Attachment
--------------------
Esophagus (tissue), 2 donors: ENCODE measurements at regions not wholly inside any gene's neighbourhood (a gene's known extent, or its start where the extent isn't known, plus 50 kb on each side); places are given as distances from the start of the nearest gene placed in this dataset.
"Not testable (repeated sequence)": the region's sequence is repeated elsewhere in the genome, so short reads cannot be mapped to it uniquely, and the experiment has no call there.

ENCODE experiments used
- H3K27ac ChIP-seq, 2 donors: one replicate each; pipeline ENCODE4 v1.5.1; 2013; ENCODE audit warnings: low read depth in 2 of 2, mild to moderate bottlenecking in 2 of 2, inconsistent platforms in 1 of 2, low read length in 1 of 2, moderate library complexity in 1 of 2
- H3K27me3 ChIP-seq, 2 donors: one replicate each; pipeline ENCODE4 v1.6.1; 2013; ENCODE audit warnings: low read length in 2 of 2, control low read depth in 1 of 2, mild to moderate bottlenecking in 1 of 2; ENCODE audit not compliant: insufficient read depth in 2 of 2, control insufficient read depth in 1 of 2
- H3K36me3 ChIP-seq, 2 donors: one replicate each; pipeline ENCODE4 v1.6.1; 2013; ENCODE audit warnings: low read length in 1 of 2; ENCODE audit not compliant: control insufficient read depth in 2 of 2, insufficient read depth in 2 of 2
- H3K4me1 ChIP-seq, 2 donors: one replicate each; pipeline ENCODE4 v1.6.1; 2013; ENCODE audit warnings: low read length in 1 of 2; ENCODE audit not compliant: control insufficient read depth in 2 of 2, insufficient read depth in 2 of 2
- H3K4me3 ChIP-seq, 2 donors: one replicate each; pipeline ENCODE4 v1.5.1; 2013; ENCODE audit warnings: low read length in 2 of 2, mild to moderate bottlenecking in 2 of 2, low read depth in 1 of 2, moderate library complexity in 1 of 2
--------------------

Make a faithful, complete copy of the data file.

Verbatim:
Esophagus (tissue), 2 donors: ENCODE measurements at regions not wholly inside any gene's neighbourhood (a gene's known extent, or its start where the extent isn't known, plus 50 kb on each side); places are given as distances from the start of the nearest gene placed in this dataset.
"Not testable (repeated sequence)": the region's sequence is repeated elsewhere in the genome, so short reads cannot be mapped to it uniquely, and the experiment has no call there.

ENCODE experiments used
- H3K27ac ChIP-seq, 2 donors: one replicate each; pipeline ENCODE4 v1.5.1; 2013; ENCODE audit warnings: low read depth in 2 of 2, mild to moderate bottlenecking in 2 of 2, inconsistent platforms in 1 of 2, low read length in 1 of 2, moderate library complexity in 1 of 2
- H3K27me3 ChIP-seq, 2 donors: one replicate each; pipeline ENCODE4 v1.6.1; 2013; ENCODE audit warnings: low read length in 2 of 2, control low read depth in 1 of 2, mild to moderate bottlenecking in 1 of 2; ENCODE audit not compliant: insufficient read depth in 2 of 2, control insufficient read depth in 1 of 2
- H3K36me3 ChIP-seq, 2 donors: one replicate each; pipeline ENCODE4 v1.6.1; 2013; ENCODE audit warnings: low read length in 1 of 2; ENCODE audit not compliant: control insufficient read depth in 2 of 2, insufficient read depth in 2 of 2
- H3K4me1 ChIP-seq, 2 donors: one replicate each; pipeline ENCODE4 v1.6.1; 2013; ENCODE audit warnings: low read length in 1 of 2; ENCODE audit not compliant: control insufficient read depth in 2 of 2, insufficient read depth in 2 of 2
- H3K4me3 ChIP-seq, 2 donors: one replicate each; pipeline ENCODE4 v1.5.1; 2013; ENCODE audit warnings: low read length in 2 of 2, mild to moderate bottlenecking in 2 of 2, low read depth in 1 of 2, moderate library complexity in 1 of 2